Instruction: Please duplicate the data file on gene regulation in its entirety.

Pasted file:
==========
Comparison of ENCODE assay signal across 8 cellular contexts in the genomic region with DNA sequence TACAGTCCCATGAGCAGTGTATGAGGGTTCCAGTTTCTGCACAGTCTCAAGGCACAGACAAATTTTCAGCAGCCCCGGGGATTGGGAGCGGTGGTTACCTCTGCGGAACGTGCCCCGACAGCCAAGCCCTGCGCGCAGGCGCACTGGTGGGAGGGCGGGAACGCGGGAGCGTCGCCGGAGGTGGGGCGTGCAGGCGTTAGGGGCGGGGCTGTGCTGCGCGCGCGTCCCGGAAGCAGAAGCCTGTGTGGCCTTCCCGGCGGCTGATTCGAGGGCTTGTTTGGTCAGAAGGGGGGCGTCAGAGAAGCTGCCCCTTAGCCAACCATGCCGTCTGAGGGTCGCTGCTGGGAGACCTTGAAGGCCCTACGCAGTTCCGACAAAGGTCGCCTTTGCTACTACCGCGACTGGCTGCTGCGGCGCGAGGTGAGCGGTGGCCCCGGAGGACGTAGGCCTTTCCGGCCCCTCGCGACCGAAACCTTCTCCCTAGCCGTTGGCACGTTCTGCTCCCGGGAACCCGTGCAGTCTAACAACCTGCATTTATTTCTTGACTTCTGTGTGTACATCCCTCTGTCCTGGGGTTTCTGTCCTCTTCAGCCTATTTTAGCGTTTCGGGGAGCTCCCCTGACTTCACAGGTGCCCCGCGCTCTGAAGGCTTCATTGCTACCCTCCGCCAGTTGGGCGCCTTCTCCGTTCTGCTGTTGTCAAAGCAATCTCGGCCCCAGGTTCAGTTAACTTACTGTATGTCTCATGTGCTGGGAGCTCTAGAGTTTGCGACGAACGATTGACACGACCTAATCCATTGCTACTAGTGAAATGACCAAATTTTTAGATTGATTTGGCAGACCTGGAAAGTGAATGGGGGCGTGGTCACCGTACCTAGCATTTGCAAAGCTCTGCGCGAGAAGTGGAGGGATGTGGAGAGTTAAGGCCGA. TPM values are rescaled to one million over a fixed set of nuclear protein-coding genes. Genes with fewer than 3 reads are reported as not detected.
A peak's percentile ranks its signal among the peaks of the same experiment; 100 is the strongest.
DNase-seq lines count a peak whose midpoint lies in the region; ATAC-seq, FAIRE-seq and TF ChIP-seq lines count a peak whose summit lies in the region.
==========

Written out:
Comparison of ENCODE assay signal across 8 cellular contexts in the genomic region with DNA sequence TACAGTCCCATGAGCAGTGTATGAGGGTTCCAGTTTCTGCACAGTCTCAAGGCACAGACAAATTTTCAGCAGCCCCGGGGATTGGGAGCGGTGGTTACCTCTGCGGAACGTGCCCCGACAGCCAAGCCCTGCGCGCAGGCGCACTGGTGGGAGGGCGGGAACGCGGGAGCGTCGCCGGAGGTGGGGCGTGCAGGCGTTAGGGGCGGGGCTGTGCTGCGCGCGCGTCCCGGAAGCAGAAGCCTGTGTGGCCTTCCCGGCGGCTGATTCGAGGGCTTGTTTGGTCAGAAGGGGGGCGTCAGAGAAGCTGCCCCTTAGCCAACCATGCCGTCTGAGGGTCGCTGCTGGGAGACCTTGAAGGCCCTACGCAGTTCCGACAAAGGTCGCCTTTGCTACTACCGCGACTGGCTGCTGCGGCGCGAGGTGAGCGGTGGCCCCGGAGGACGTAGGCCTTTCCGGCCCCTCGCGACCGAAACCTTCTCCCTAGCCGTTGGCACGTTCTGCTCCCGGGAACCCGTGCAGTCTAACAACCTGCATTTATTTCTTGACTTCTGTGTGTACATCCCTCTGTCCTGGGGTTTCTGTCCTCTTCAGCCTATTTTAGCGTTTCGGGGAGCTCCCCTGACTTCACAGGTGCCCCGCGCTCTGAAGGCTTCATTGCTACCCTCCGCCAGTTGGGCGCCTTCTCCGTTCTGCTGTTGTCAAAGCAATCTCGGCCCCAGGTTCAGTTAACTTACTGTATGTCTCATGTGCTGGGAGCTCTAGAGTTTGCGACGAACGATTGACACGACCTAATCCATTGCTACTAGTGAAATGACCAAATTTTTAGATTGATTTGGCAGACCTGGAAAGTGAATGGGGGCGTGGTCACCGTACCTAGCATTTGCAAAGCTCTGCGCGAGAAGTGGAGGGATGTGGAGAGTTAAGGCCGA. TPM values are rescaled to one million over a fixed set of nuclear protein-coding genes. Genes with fewer than 3 reads are reported as not detected.
A peak's percentile ranks its signal among the peaks of the same experiment; 100 is the strongest.
DNase-seq lines count a peak whose midpoint lies in the region; ATAC-seq, FAIRE-seq and TF ChIP-seq lines count a peak whose summit lies in the region.